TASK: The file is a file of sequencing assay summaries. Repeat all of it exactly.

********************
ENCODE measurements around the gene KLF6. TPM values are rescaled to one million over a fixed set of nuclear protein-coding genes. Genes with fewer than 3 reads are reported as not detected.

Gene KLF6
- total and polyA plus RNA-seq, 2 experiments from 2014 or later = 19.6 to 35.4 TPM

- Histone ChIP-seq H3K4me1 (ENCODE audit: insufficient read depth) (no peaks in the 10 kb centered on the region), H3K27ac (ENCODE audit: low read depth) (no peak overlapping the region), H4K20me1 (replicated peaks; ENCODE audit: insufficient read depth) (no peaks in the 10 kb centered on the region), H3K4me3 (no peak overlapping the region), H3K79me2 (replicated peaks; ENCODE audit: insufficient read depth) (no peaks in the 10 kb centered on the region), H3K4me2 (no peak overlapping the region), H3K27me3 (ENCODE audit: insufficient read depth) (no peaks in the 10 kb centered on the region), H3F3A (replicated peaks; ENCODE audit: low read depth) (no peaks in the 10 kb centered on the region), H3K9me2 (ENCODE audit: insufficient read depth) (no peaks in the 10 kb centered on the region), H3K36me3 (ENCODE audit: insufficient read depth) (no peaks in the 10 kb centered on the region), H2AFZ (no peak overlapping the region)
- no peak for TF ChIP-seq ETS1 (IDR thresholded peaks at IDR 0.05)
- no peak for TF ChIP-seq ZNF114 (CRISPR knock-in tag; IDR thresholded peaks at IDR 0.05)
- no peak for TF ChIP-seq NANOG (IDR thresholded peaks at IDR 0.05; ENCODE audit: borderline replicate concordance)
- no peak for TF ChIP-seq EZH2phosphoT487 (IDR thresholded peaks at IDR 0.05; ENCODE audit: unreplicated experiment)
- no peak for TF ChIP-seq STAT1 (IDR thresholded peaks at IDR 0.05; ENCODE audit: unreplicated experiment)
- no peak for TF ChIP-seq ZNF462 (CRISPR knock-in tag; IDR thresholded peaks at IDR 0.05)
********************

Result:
ENCODE measurements around the gene KLF6. TPM values are rescaled to one million over a fixed set of nuclear protein-coding genes. Genes with fewer than 3 reads are reported as not detected.

Gene KLF6
- total and polyA plus RNA-seq, 2 experiments from 2014 or later = 19.6 to 35.4 TPM

- Histone ChIP-seq H3K4me1 (ENCODE audit: insufficient read depth) (no peaks in the 10 kb centered on the region), H3K27ac (ENCODE audit: low read depth) (no peak overlapping the region), H4K20me1 (replicated peaks; ENCODE audit: insufficient read depth) (no peaks in the 10 kb centered on the region), H3K4me3 (no peak overlapping the region), H3K79me2 (replicated peaks; ENCODE audit: insufficient read depth) (no peaks in the 10 kb centered on the region), H3K4me2 (no peak overlapping the region), H3K27me3 (ENCODE audit: insufficient read depth) (no peaks in the 10 kb centered on the region), H3F3A (replicated peaks; ENCODE audit: low read depth) (no peaks in the 10 kb centered on the region), H3K9me2 (ENCODE audit: insufficient read depth) (no peaks in the 10 kb centered on the region), H3K36me3 (ENCODE audit: insufficient read depth) (no peaks in the 10 kb centered on the region), H2AFZ (no peak overlapping the region)
- no peak for TF ChIP-seq ETS1 (IDR thresholded peaks at IDR 0.05)
- no peak for TF ChIP-seq ZNF114 (CRISPR knock-in tag; IDR thresholded peaks at IDR 0.05)
- no peak for TF ChIP-seq NANOG (IDR thresholded peaks at IDR 0.05; ENCODE audit: borderline replicate concordance)
- no peak for TF ChIP-seq EZH2phosphoT487 (IDR thresholded peaks at IDR 0.05; ENCODE audit: unreplicated experiment)
- no peak for TF ChIP-seq STAT1 (IDR thresholded peaks at IDR 0.05; ENCODE audit: unreplicated experiment)
- no peak for TF ChIP-seq ZNF462 (CRISPR knock-in tag; IDR thresholded peaks at IDR 0.05)